Effects of oral administration of Lonicera caerulea berries on UVB-induced damage in SKH-1 mice. A pilot study.
Photochem Photobiol Sci. 2013 Oct ;12(10):1830-40. PMID: 23896761
Alena Rajnochová Svobodová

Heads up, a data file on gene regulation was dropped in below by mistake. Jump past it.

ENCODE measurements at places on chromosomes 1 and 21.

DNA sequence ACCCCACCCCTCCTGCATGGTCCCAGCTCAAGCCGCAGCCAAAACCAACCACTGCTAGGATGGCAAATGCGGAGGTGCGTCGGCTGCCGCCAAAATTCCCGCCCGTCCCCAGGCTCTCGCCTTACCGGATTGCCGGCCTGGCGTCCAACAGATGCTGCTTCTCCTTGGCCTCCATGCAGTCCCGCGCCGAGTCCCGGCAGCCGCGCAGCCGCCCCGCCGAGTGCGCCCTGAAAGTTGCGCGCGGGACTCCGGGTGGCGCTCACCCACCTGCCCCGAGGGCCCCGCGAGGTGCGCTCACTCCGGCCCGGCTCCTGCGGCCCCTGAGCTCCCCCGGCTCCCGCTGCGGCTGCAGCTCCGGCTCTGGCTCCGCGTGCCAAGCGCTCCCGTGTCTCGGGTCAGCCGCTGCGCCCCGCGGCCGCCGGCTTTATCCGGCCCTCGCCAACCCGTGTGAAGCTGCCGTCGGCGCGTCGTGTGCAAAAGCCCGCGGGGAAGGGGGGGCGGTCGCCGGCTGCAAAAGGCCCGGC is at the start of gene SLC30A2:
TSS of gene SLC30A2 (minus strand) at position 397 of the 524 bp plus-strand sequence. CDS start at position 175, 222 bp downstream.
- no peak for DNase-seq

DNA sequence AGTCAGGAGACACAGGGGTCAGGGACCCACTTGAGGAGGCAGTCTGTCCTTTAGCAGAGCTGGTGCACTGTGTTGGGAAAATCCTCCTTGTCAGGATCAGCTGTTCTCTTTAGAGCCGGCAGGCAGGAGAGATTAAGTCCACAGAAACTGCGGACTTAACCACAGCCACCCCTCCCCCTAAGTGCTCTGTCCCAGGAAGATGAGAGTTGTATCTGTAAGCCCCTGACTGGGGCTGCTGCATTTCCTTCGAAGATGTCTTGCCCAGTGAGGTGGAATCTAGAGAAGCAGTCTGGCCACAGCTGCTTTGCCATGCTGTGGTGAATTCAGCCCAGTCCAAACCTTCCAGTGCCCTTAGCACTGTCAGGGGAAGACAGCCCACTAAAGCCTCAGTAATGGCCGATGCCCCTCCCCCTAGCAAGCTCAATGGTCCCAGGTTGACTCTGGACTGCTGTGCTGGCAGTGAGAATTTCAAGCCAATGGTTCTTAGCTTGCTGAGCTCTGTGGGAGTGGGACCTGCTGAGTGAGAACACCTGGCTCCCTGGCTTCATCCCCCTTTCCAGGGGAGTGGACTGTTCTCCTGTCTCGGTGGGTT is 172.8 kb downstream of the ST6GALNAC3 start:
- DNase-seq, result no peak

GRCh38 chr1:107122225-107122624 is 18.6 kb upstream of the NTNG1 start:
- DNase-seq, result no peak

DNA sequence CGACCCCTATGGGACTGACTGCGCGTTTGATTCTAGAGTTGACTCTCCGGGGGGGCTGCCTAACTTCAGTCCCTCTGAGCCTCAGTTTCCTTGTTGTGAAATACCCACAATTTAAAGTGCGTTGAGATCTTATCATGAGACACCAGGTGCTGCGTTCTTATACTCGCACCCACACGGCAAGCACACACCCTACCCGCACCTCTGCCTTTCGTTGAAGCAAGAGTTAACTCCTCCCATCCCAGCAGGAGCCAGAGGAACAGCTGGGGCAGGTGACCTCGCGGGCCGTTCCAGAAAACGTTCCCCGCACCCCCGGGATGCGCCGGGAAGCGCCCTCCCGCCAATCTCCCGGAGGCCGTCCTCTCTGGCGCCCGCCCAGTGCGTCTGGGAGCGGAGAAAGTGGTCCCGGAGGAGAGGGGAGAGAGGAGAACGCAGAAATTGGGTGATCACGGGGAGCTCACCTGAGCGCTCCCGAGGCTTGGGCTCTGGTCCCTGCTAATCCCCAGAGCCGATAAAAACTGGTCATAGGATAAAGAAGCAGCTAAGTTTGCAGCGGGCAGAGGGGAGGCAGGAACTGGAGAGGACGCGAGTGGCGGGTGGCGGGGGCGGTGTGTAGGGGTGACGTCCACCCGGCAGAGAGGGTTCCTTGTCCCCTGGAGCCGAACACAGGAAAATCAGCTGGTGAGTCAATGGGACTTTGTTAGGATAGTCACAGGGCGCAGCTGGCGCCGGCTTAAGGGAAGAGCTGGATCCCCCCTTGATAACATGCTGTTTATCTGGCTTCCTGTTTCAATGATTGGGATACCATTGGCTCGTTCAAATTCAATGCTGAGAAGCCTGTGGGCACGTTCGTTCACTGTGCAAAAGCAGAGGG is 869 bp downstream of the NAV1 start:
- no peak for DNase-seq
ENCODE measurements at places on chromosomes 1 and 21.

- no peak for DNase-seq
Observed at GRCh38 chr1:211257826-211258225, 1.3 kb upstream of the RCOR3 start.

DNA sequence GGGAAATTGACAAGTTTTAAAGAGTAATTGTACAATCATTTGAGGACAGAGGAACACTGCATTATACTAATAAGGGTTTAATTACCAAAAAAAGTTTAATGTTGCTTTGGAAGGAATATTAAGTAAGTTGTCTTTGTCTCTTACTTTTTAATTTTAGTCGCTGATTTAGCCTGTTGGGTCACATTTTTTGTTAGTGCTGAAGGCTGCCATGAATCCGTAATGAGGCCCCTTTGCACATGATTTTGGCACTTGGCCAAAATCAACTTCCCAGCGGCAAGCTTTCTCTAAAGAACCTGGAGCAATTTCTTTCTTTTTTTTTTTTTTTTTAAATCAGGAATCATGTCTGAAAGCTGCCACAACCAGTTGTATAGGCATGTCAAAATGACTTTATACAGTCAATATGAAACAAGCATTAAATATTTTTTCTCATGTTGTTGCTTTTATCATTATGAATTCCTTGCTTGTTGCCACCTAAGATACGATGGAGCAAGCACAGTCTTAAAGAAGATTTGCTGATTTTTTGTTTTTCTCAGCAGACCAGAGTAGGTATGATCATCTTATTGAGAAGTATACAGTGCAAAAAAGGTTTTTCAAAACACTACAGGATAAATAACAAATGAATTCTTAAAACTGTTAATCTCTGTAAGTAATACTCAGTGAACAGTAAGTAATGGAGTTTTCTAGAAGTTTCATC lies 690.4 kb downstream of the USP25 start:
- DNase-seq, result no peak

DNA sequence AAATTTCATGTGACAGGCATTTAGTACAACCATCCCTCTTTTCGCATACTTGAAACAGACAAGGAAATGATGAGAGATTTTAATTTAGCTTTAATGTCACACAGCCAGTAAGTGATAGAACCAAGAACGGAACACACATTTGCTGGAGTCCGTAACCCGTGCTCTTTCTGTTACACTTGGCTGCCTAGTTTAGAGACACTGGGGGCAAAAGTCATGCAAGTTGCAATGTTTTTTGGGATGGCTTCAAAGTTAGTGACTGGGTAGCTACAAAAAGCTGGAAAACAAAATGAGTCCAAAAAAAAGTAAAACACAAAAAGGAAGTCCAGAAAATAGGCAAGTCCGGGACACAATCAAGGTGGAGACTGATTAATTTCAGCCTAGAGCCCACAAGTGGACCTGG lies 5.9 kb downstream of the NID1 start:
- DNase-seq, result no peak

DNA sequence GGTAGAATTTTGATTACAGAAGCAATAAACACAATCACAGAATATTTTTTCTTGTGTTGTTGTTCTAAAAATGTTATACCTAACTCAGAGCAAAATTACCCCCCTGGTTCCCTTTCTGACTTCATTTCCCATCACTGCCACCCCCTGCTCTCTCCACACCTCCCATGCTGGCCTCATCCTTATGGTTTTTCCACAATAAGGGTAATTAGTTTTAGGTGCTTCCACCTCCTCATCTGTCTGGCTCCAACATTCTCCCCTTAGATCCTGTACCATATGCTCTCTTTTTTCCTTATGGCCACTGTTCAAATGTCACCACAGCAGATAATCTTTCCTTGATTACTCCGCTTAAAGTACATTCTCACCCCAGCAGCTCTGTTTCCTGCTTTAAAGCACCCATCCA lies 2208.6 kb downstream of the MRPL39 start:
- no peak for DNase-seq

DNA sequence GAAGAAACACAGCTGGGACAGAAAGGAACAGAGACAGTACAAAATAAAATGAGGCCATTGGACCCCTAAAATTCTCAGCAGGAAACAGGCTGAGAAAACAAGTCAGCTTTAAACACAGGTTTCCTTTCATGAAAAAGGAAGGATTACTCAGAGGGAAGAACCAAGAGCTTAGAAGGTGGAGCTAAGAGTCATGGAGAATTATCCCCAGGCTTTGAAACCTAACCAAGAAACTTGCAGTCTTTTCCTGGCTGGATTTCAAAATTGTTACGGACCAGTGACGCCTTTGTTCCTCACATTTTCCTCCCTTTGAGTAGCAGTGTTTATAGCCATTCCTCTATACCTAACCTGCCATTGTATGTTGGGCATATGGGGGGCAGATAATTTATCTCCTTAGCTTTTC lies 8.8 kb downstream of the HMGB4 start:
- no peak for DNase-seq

Solar ultraviolet radiation is a major environmental factor that has serious adverse effects on the structure and function of the skin. Although the UVB waveband (295-315 nm) represents only 5-10% of incoming UV light, it is very damaging to the skin. The aim of this study was to investigate the effect of Lonicera caerulea berries on UVB-induced damage to SKH-1 hairless mice. Mice were fed a L. caerulea berry-enriched diet (10%, w/w) for 14 days before a single UVB (1000 mJ cm(-2)) treatment. Effects on health status, antioxidant enzyme activity and expression, and DNA damage were evaluated. The bioavailability of L. caerulea phenolic components was also assessed. We found that feeding with L. caerulea berries prevented a decrease in catalase activity and stimulated NADPH quinone oxidoreductase-1, heme oxygenase-1, and gamma-glutamylcysteine synthetase catalytic and modulatory subunit expression in UVB exposed mice. Administration of the L. caerulea berry-enriched diet led to an increase in UVB-reduced interleukin-17 levels and a decrease in keratinocyte-derived chemokine protein expression that was enhanced after UVB treatment. Further, L. caerulea berries reduced UVB-induced DNA damage evaluated as number of single strand breaks, cyclobutane-pyrimidine dimer formation and H2AX phosphorylation, a marker of double strand breaks. Taken together, we provide evidence that oral administration of L. caerulea berries to mice affords at least partial protection from the adverse effects of a single UVB exposure via modulation of antioxidant enzyme activity/expression and reduction of DNA damage.